The smarmy blonde British guy is Moonstomp, who we learn is a white supremacist who likes to deal out his violence with a claw hammer even though he could morph himself into any weapon. The black guy is Ryder, who we infer hates Skrulls enough to work with a white supremacist to take them out. The title doesn’t last long enough for them to get much character development beyond that, but the story doesn’t particularly demand any more of them.

Their partnership exemplifies some of the best and worst of humanity, something simultaneously beautiful and ugly. One on the one hand, it’s comforting to think that if there were an outside threat, we would put aside our differences and work together as a species to ensure our own preservation. On the other, it’s disheartening that it might take something decidedly more foreign than people of other races to make us finally set aside those prejudices and come together as one human family. I said that this story was not without depth, but this is the sort we get – not really examined in any meaningful way but there if you care to look for it.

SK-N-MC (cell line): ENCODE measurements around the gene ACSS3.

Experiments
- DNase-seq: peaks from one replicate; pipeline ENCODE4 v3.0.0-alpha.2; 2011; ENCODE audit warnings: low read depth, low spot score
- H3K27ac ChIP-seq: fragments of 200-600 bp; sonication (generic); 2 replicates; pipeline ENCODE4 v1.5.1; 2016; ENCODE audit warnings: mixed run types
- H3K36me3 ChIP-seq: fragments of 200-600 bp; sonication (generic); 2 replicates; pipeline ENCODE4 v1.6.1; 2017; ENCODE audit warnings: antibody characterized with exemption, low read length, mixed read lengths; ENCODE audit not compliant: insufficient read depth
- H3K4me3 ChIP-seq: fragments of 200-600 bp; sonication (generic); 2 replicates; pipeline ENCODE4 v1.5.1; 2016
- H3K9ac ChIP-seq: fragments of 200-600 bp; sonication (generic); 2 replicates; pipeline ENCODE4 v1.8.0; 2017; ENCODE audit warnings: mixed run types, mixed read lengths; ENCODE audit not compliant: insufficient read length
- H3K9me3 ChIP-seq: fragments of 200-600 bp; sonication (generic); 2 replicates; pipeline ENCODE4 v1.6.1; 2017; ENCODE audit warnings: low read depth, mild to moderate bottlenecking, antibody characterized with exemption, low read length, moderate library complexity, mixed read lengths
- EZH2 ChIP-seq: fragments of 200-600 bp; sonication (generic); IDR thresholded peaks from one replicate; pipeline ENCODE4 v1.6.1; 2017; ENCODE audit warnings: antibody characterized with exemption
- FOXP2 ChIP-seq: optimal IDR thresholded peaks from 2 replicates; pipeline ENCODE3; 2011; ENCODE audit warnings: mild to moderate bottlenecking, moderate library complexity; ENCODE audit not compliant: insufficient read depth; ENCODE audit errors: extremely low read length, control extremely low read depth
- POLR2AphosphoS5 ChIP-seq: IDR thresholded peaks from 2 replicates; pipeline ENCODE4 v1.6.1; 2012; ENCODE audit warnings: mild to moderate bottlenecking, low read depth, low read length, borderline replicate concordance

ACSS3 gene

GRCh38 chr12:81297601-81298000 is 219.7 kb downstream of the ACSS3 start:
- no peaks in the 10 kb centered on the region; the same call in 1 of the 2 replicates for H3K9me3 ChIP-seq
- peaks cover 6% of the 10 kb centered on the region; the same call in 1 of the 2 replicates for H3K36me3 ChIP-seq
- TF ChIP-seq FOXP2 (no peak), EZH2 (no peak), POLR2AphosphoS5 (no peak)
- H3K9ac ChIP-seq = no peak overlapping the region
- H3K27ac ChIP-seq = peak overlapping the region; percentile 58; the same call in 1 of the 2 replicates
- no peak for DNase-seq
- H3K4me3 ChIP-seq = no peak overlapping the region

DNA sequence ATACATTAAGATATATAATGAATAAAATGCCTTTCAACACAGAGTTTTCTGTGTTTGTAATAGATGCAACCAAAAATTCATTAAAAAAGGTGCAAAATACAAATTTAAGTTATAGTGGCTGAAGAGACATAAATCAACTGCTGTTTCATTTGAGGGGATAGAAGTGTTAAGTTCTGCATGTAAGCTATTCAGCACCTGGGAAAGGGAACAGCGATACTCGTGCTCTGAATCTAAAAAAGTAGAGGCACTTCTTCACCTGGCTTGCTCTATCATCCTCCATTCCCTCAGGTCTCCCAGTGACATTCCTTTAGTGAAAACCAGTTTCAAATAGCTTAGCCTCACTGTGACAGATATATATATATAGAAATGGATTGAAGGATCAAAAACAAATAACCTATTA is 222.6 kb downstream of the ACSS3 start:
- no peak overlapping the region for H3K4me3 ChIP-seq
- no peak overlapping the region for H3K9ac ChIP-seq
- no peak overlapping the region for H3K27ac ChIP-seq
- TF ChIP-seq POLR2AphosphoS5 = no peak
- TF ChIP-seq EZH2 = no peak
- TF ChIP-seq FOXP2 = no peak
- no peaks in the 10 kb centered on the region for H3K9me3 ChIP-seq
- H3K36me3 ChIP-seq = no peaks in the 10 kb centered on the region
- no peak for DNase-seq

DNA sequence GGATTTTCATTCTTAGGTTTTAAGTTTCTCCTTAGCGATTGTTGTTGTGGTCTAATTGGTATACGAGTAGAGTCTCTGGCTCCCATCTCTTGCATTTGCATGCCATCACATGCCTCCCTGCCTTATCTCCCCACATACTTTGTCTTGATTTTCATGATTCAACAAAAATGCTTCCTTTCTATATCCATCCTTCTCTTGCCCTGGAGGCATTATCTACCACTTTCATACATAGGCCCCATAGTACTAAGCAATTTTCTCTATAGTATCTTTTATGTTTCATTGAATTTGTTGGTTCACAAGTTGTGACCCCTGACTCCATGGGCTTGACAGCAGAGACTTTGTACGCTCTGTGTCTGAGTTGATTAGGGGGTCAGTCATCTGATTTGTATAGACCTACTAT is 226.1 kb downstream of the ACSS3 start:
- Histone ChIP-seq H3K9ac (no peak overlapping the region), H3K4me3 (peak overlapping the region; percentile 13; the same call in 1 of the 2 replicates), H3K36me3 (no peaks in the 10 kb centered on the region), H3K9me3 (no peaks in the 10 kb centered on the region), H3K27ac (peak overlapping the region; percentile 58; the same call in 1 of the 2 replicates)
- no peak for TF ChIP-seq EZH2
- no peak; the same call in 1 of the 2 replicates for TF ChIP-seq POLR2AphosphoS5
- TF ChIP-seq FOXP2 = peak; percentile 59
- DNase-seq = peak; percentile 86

Skrull Depth
The only depth they’re concerned about is how deep they’re burying these Skrulls, amirite??

In the second issue, we get an explanation of the Krew’s origin and powers. The gist is that in the 60’s, the Fantastic Four defeated some Skrulls impersonating them. Reed Richards, demonstrating what Ryder rightfully calls a “highly idiosyncratic sense of humor,” hypnotizes them into thinking they are cows and left them to graze. (You know you’ve read too much Greek mythology, when you find yourself wondering if Mr. Fantastic planned on boning any of the bovine.) During the Kree-Skrull War, they were changed back into Skrulls, but this time when they were defeated and turned back into cows, the Alien Activities Commission decided to do something weird and gross and send the cows to the slaughterhouse.